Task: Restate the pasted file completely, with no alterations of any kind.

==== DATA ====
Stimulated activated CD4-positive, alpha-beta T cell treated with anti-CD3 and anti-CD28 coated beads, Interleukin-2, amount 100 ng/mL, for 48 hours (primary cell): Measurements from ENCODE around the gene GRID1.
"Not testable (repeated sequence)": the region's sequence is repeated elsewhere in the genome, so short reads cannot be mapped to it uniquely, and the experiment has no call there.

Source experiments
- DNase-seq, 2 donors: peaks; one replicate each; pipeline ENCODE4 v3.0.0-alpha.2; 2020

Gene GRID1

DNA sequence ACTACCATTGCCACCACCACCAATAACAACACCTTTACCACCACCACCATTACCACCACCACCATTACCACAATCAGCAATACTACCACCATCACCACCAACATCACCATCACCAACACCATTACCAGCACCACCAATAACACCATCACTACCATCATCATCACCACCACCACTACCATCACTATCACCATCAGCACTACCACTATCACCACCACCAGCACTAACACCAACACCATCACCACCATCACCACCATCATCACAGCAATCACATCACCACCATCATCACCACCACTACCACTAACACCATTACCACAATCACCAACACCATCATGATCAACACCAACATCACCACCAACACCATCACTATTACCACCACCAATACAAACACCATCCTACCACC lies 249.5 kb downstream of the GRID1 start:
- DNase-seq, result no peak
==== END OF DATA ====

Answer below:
Stimulated activated CD4-positive, alpha-beta T cell treated with anti-CD3 and anti-CD28 coated beads, Interleukin-2, amount 100 ng/mL, for 48 hours (primary cell): Measurements from ENCODE around the gene GRID1.
"Not testable (repeated sequence)": the region's sequence is repeated elsewhere in the genome, so short reads cannot be mapped to it uniquely, and the experiment has no call there.

Source experiments
- DNase-seq, 2 donors: peaks; one replicate each; pipeline ENCODE4 v3.0.0-alpha.2; 2020

Gene GRID1

DNA sequence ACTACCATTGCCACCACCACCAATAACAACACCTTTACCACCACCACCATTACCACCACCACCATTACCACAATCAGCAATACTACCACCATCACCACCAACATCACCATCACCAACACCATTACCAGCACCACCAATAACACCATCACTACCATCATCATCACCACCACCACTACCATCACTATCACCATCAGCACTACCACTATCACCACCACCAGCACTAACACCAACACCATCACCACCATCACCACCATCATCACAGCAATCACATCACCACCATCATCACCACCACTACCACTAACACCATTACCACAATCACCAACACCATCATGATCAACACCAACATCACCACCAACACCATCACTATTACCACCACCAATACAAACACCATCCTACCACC lies 249.5 kb downstream of the GRID1 start:
- DNase-seq, result no peak